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MS research update - Overall cancer risk is lower in people with MS - 27 June 2012

MS is generally thought to be an autoimmune condition. This means that the immune system, which should protect us from infection, turns on the body's own tissues and, in the case of MS, attacks myelin which forms the insulating covering of nerves.

As the immune system is behaving unusually in people with MS, there has been some research on whether people with MS are more likely to get other conditions or, perhaps, could be more protected.

This study in Canada looked at whether people with MS were more or less likely to get cancer. 6,820 people with MS were followed for up to 27 years and compared with the general population.

The researchers found that people with MS were, overall, less likely to get cancer than people matched for age and sex from the general population. The risk was the same for men and women with MS and for people with either relapsing remitting or primary progressive MS.

The risk of colorectal cancer (bowel cancer) was particularly low. However, in people with relapsing-onset MS, the risk for non-melanoma skin cancer was significantly greater. The risks for brain cancer and bladder cancer were slightly higher.

An unexpected finding was that the tumour size at diagnosis of breast, prostate, colorectal and lung cancer was larger in people with MS compared with the general population. This may be because people with MS experience a wide range of symptoms including fatigue so the early symptoms of cancer may not be noticed.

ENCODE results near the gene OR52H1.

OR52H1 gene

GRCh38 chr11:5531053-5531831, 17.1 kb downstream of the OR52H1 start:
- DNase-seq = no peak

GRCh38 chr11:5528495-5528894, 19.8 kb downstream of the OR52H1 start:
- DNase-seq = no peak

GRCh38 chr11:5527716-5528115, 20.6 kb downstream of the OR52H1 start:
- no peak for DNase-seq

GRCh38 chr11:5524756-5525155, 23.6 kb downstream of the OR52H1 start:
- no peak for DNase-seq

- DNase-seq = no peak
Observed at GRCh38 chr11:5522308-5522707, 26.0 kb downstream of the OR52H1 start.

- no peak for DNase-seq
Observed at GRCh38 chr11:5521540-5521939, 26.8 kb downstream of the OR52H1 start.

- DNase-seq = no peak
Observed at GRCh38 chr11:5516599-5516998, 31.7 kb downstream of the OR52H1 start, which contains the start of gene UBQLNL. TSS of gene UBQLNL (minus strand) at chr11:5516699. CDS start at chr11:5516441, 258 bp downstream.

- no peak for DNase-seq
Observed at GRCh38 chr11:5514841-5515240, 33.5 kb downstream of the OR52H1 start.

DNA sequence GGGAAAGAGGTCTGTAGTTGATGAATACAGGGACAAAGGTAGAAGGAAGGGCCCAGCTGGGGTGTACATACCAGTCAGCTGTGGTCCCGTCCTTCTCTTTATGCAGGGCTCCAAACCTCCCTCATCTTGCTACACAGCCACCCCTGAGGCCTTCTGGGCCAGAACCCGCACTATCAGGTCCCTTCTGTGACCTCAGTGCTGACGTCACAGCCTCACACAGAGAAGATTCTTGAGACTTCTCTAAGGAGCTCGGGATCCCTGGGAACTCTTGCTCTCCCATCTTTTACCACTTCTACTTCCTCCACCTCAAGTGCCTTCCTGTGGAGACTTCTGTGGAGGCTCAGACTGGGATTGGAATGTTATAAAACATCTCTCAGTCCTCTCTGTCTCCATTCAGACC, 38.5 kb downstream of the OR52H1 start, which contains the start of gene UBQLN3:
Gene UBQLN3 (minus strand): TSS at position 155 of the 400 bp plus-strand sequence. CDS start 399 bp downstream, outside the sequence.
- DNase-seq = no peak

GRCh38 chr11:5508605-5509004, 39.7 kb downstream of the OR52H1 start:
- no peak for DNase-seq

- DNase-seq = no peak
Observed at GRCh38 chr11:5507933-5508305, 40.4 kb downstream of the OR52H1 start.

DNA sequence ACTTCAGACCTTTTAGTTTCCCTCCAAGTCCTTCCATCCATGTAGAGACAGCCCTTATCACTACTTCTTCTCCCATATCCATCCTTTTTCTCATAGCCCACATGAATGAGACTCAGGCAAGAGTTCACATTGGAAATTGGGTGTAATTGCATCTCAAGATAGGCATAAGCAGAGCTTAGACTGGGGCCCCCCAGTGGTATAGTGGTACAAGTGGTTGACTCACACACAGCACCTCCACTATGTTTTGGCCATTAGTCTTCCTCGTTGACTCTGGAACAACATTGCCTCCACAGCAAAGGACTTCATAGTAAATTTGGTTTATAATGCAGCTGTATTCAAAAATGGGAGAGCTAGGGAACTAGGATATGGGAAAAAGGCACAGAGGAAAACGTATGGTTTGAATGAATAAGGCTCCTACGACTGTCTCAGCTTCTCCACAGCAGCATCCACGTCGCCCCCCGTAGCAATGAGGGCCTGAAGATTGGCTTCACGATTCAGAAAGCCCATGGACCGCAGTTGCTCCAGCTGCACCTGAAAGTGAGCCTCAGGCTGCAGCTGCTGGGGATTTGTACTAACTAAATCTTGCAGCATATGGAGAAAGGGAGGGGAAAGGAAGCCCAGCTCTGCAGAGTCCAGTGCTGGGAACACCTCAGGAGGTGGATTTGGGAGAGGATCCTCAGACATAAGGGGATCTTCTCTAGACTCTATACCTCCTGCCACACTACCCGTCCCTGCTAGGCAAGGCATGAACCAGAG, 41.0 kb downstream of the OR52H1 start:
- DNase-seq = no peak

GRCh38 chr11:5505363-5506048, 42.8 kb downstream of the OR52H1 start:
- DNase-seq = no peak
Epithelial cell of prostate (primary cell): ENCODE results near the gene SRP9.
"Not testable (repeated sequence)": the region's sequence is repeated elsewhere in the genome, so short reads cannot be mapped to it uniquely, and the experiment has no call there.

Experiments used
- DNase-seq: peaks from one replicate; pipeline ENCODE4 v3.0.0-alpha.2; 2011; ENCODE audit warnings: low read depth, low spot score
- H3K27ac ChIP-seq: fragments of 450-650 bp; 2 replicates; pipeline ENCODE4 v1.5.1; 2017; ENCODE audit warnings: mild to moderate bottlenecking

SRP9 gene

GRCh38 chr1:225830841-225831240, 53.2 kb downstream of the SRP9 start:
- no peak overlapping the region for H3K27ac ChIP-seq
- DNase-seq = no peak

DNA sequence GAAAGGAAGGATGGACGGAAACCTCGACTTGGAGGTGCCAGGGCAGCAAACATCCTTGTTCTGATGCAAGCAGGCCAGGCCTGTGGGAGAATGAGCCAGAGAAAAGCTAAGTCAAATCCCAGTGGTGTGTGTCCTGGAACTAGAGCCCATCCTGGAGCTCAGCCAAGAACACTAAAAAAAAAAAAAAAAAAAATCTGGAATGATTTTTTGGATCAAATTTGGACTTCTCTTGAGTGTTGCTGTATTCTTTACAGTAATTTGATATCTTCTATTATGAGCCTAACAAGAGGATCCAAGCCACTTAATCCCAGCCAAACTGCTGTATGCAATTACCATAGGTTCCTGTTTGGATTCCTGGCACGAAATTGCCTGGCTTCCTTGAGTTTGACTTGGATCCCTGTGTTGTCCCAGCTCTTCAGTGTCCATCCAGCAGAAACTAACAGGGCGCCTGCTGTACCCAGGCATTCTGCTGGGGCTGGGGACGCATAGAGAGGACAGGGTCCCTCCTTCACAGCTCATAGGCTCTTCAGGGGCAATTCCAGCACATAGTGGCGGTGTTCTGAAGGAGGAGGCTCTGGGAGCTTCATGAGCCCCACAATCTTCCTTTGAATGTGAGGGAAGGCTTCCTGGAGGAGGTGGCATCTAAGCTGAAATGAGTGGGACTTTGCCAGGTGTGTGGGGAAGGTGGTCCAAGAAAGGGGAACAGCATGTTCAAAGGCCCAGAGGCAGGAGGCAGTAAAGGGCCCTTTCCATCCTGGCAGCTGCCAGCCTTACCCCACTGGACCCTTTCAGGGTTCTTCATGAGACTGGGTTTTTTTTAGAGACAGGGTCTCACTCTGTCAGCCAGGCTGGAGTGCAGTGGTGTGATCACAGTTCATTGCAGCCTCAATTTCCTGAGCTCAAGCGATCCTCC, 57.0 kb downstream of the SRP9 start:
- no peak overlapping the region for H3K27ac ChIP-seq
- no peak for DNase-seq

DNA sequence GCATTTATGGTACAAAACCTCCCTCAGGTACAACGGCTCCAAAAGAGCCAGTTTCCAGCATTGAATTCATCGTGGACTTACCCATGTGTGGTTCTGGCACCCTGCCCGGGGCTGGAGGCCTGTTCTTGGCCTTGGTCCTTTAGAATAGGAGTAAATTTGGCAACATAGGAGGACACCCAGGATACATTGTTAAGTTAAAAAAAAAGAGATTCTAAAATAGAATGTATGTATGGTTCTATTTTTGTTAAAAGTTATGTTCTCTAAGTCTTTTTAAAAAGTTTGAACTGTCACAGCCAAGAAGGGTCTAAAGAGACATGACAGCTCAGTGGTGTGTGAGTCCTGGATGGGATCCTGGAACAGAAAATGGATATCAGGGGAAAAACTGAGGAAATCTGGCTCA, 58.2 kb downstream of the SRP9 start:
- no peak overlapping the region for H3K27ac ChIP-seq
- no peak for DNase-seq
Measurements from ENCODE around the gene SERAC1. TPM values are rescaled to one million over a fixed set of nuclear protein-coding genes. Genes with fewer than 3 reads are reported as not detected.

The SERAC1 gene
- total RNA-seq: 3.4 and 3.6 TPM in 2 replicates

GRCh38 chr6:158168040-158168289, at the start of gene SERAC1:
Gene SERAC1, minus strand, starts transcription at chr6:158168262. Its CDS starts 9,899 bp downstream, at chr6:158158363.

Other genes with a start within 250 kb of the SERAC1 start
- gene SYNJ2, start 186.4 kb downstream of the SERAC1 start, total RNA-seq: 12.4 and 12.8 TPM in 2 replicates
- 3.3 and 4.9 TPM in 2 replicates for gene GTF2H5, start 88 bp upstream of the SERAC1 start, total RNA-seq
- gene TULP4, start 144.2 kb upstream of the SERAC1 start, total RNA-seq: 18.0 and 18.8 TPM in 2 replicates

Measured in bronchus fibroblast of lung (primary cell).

The researchers suggest that it is still important for people with MS to follow cancer screening guidelines to ensure that any cancer is caught early, even though the overall risk of cancer is lower.

Kingwell E, Bajdik C, Phillips N, et al.
Cancer risk in multiple sclerosis: findings from British Columbia, Canada.
Brain. 2012 Jun 21. [Epub ahead of print]

Anxiety, depression and fatigue in MS

A study in Tasmania looked at how many people with MS experienced anxiety, fatigue or depression.

198 people with MS were examined every six months for two and a half years. At the beginning of the study almost half (45%) experienced anxiety, about one in five (19%) experienced depression and just over half (54%) had fatigue. The number of people experiencing these symptoms did not vary according to the time of year.

With time, the number of people experiencing anxiety decreased but this was mostly in women rather than men. Younger people were more likely to be anxious than older people.

Depression and fatigue, but not anxiety, were more common in those with more severe disability. Overall, levels of depression rose over the period of the study but this was accounted for by an increase in disability. Fatigue was more common in men than women.

About one in nine (12%) people with MS experienced all three symptoms at the same time which was much higher than in the general population. However, perhaps surprisingly, a quarter (27%) had none of these symptoms at the same time which was much lower than in the general population. Depression alone was unusual as there was usually either anxiety or fatigue as well.